A memorial service will be held Sunday, Sept. 29, at 11:30 a.m. at the Unitarian Universalist Fellowship at 102 McLeod, Missoula. Graveside services will be held Monday, Sept. 30, 11 a.m. at Sunset Memorial Gardens, 7405 Mullan Road, Missoula.


In lieu of flowers the family would welcome donations to Five Valleys Land Trust, Montana Public Radio, Montana Wilderness Association, or the American Cancer Society, per Arnold’s interests.

ROBERT MCMASTER WEIDMAN

Native Missoulian and retired professor Robert McMaster Weidman died on December 29, 2012 at age 89. Born March 20, 1923 to Robert H. Weidman and Ruth McMaster Weidman, he attended Missoula County Schools until his father was transferred with the Forest Service to Placerville, California in 1938. Bob spent his formative years hiking, skiing, fishing, and enjoying the outdoors--all lifelong pursuits. As a teenager, he also became an Eagle Scout. 

Bob graduated from California Institute of Technology with a degree in Geology in 1944 and worked for two and a half years in seismic oil exploration. He then returned to graduate school and earned his Masters Degree at Indiana University, taught for a year at Fresno State College in 1949, and afterwards completed his Ph.D. at the University of California in Berkeley. While at Berkeley, Bob met Eleanor Ruth Young. They were married on December 28, 1951 and returned to his boyhood home of Missoula in 1953 where Bob began his career as professor of geology at the University of Montana. 

Dr. Weidman was respected for his love of teaching by countless students who passed through his department during his thirty-eight years in that position. His tenure at the U of M included many years as the chairman of the undergraduate advising committee. He also spent many enjoyable Montana summers teaching field geology, first at the Indiana University Geologic Field Station in the Tobacco Root Mountains, and then at the University of Montana Geologic Field Station in Dillon, which he co-founded.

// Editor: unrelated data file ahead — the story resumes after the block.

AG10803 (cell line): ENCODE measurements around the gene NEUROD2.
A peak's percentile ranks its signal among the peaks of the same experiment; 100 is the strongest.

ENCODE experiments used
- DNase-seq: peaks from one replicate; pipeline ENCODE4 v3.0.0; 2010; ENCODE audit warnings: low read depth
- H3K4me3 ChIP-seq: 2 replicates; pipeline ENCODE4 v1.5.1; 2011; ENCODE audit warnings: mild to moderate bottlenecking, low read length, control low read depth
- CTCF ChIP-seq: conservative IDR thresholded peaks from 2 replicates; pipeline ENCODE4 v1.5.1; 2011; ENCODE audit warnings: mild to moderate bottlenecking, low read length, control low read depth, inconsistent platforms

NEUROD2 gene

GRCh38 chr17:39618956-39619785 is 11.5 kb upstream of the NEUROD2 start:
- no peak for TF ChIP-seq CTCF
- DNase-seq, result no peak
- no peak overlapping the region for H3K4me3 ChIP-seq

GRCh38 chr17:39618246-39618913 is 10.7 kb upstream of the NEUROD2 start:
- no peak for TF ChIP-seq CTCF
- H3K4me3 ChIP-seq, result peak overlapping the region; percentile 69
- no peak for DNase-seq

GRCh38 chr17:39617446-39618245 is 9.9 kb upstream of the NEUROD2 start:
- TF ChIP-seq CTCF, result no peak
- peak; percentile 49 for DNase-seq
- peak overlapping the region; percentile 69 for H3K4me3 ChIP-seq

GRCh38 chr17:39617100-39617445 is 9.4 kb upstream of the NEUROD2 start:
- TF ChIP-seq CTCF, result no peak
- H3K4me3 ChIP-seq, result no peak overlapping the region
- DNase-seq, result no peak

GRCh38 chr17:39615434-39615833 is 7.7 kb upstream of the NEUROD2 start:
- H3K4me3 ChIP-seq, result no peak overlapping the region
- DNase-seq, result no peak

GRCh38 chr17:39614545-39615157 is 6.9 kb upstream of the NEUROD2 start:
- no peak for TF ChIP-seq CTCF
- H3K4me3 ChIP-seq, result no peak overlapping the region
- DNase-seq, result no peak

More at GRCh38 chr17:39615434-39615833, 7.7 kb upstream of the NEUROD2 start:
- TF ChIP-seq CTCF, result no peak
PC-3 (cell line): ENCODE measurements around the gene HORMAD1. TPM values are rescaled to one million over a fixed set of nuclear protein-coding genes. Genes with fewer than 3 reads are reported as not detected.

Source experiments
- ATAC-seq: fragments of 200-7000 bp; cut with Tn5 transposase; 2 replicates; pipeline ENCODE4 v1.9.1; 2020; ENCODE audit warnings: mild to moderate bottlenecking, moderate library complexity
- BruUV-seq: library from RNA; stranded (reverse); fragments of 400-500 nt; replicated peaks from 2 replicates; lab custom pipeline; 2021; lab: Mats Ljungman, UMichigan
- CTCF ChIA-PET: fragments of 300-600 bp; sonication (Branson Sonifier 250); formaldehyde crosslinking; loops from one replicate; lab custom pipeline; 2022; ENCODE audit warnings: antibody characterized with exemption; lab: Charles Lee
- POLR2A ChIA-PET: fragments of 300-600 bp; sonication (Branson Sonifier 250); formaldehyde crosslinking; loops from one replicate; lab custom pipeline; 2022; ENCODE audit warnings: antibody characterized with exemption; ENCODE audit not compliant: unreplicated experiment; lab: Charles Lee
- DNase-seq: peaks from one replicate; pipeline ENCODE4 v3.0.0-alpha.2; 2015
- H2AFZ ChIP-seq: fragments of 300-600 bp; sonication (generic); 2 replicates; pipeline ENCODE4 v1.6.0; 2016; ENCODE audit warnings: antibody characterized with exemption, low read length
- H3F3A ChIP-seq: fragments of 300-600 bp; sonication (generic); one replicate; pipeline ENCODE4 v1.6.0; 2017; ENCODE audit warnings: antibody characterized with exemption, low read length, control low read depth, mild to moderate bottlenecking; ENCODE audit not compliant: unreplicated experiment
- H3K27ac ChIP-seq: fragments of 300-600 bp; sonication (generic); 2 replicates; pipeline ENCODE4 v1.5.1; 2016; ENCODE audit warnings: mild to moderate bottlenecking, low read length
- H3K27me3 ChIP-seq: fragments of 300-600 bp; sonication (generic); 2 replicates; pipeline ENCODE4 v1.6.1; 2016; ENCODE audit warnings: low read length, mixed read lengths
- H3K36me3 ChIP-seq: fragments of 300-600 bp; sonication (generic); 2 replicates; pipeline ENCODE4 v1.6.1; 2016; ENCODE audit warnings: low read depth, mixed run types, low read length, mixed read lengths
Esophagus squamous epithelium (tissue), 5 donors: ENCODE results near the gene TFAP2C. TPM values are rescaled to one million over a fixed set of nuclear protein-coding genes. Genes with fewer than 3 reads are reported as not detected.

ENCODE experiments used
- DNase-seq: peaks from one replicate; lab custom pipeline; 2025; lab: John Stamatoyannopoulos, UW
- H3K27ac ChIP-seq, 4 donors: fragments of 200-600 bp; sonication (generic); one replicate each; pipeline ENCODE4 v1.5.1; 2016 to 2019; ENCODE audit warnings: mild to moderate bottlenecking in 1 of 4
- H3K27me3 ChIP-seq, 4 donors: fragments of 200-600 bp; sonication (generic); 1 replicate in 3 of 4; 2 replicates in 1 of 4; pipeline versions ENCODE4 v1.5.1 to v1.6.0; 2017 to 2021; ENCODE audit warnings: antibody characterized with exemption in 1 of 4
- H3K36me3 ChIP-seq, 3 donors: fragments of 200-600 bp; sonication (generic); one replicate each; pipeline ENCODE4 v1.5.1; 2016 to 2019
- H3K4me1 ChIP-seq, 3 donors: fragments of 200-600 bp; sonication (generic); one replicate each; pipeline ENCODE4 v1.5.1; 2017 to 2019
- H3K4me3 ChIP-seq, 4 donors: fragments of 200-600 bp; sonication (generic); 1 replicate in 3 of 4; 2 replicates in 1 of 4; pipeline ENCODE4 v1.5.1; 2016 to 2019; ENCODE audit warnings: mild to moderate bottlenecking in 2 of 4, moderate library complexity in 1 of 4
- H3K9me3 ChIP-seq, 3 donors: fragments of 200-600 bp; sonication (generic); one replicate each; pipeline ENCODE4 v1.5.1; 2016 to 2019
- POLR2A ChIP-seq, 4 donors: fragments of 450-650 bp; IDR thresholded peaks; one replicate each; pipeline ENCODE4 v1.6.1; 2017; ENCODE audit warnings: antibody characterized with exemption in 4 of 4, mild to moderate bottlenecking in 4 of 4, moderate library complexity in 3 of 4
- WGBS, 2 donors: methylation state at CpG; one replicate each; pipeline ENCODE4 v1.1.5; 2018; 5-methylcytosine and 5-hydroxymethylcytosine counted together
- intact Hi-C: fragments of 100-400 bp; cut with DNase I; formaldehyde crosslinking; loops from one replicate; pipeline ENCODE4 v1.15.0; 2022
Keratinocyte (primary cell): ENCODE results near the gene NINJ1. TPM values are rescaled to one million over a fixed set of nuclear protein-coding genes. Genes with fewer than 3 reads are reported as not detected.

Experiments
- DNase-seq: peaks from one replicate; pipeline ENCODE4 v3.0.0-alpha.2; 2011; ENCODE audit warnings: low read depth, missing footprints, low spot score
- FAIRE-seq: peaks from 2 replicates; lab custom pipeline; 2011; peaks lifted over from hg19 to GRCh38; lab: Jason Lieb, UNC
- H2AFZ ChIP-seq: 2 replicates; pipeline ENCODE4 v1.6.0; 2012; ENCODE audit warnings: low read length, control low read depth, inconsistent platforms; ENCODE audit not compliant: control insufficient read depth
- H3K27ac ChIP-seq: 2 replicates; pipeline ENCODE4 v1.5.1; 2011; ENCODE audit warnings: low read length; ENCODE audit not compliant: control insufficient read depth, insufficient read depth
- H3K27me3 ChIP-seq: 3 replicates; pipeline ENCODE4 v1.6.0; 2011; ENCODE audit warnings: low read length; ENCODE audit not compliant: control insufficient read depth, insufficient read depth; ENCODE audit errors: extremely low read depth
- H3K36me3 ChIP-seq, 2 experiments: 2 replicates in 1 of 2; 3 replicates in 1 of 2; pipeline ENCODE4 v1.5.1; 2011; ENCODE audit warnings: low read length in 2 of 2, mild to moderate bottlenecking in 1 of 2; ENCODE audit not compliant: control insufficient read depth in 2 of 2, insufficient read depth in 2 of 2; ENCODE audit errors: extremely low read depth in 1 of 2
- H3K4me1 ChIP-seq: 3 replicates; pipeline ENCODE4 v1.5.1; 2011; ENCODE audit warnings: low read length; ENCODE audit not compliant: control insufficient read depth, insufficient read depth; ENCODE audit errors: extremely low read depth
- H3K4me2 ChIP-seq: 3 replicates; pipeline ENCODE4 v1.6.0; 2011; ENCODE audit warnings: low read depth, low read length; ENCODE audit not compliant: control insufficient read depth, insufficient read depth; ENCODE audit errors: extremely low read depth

In Missoula, Bob and Eleanor raised their four daughters to enjoy family outdoor recreation, travel, and the fine arts. Bob spent ten years on the volunteer Ski Patrol at Marshall Ski Area where Eleanor and the girls joined him for many weekends of skiing. The family also enjoyed backpacking, canoeing, and hiking trips throughout the American west. They regularly attended Missoula Civic Symphony concerts, and Bob and Eleanor were members of a small group that co-founded the Unitarian Universalist Fellowship of Missoula. 

After retirement, in addition to outdoor recreation, Bob and Eleanor enjoyed travel abroad both independently and with the Missoula Friendship Force. They participated in eleven outgoing Friendship Force exchanges and Bob was the Exchange Director for the 1999 trip to Brazil. Until his health worsened due to Alzheimer's disease, he greatly enjoyed his weekly fellowship and debate with the men at the Missoula Senior Forum. 


Bob will be missed by his daughters and their husbands including Carolyn Weidman-Smith and Ron Smith of San Jose, California; Nancy Weidman and Paul Asper of Littleton, Colorado; Lois and Dean Sirucek of Somers, Montana; and Vicki and Mike Belcher of Belton, Texas. He is also survived by a brother, John C. Weidman of South Lake Tahoe, Calif. and two grandsons and three granddaughters.